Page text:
“What’s that?” I asked Andrea over the din of last year’s Needlefest.
The room was large, noisy and yet cozy with stitching friends catching up on news and projects. She and I had sat next to each other, and I couldn’t help but notice the pliers she extracted from her project bag. She turned her small needle nosed pliers one way then the other for me to admire and explained that she used the tool to pull the end of threads through stubbornly tight stitches on the back of her canvas.
A relative newcomer to stitching, I loved the idea that I could raid my husband’s workshop to improve my needlepoint. (He’s been smart enough to ignore the occasionally borrowed pair of pliers ever since.)
And recently I wondered what other hardware, drug and office supply items my stitching friends were using to up their needlepoint game.
So I asked them all at our most recent “Stitch of the Month” session. The answers came fast and furiously:
To pull the ends of stubborn threads through stitches on the back of your project, try hemostatic forceps, needle nosed pliers, tweezers or a one-to-two inch square piece of nonskid rug pad material.
A meat mallet can help you assemble a wooden needlepoint frame. To protect the wood, place a pot holder on top of the spot you’ll be pounding.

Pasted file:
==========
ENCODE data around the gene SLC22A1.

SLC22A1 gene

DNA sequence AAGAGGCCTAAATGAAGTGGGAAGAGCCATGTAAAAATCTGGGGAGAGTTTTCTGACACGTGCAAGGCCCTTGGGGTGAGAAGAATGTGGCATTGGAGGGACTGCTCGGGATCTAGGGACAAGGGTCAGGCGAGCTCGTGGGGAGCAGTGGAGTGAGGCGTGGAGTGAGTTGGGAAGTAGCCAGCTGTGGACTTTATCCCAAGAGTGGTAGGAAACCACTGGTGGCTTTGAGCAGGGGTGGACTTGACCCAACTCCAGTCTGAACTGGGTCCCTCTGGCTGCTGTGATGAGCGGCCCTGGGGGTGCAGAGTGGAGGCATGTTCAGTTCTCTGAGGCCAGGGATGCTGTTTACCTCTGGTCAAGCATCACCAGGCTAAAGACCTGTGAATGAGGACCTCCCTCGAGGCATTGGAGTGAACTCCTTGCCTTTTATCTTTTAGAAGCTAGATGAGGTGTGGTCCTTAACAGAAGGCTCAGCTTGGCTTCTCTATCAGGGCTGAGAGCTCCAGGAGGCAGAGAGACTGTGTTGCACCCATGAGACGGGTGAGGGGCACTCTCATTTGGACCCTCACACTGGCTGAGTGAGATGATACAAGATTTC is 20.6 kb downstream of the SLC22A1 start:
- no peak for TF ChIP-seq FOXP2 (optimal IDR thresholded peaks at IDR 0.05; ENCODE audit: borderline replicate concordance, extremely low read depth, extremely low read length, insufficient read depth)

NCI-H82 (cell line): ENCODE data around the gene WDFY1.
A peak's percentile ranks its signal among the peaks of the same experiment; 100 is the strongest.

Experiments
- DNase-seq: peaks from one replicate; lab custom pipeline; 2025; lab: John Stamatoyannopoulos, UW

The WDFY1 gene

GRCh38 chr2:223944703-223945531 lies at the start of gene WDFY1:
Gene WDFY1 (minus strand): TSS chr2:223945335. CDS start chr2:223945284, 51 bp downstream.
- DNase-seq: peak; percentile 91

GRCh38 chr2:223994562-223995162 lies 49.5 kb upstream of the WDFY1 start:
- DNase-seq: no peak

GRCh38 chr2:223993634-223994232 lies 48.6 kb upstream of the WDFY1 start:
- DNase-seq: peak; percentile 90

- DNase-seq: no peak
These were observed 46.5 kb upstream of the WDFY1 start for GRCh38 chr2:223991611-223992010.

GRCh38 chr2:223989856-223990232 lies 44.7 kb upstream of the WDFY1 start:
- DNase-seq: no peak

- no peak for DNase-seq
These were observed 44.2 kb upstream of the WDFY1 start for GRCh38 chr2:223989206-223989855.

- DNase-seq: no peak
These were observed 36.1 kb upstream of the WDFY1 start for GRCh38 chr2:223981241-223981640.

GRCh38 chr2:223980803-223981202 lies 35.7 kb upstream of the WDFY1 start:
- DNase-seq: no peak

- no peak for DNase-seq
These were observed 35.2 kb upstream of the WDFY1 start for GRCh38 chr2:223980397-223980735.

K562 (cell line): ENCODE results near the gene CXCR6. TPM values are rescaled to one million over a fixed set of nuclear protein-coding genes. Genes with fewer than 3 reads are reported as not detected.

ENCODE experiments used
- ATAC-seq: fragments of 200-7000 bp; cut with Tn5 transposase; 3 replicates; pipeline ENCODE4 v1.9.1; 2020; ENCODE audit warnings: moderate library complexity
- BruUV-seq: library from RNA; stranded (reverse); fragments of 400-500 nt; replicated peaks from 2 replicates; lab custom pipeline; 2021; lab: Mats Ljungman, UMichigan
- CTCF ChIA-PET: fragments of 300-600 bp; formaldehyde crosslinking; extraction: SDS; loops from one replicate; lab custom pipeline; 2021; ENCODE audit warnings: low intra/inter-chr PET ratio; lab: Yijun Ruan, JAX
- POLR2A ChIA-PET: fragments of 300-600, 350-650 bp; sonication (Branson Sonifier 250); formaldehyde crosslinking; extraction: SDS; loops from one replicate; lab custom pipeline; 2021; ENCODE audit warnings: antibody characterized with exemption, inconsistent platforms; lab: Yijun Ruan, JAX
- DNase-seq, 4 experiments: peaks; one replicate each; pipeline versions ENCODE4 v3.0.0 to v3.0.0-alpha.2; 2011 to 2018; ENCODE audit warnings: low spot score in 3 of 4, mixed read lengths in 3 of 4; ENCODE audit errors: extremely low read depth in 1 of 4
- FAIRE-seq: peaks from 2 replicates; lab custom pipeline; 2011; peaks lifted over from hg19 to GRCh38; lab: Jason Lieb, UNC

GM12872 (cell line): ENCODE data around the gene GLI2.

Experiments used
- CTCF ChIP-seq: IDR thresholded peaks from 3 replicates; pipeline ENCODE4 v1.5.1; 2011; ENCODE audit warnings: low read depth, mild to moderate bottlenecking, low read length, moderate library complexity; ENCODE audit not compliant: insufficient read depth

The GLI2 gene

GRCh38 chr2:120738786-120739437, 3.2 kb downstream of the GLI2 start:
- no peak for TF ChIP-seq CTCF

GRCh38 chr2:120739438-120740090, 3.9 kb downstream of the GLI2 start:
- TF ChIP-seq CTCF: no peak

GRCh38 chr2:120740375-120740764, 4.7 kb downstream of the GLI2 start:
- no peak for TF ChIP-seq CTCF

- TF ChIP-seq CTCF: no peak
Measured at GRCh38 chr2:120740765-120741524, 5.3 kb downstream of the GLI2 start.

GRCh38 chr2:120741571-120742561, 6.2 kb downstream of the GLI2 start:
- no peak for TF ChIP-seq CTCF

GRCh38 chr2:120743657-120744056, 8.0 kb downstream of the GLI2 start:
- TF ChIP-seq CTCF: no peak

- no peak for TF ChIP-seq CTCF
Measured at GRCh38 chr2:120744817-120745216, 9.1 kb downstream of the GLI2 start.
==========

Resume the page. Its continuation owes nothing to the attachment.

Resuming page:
A pill case like this one – https://www.travelsmith.com/product/am-pm-vitamin-pill-case.do– can keep needles organized, which is especially helpful if you’re carrying multiple types to class(es).
To straighten out neon rays and other “kinky” fibers in a flash, use a small flat iron. If you’re planning to use the device throughout a stitching session keep everyone safe by resting the flat iron in a mug.
To hold multiple threads as you work, gently attach magnetic paper clips like these – https://oliblock.ecwid.com/Small-Magnetic-Clips-c22190385 – or quilters’ clover clips to the edges of your canvas.
An industrial C clamp can be used to attach your project to a table and stabilize it while you work.
Try making your own needle minder to perfectly match your new project. All you’ll need are two small craft store magnets, industrial strength glue, such as E6000, and charms, unusual buttons, or pieces of leftover fashion jewelry.
I’ll take the blame for including this last item, which finds a place here mostly because I never expected to hear these three words uttered together: magnetic; bingo; and, wand. Yep. If some of your needles are MIA on the floor, try sweeping an inexpensive magnetic bingo wand over your rug. It’s a thing.
Thanks especially to Margaret, Linda, Rosie, Jill, Sue, Marge and Amy for sharing this information.
Happy stitching, everyone.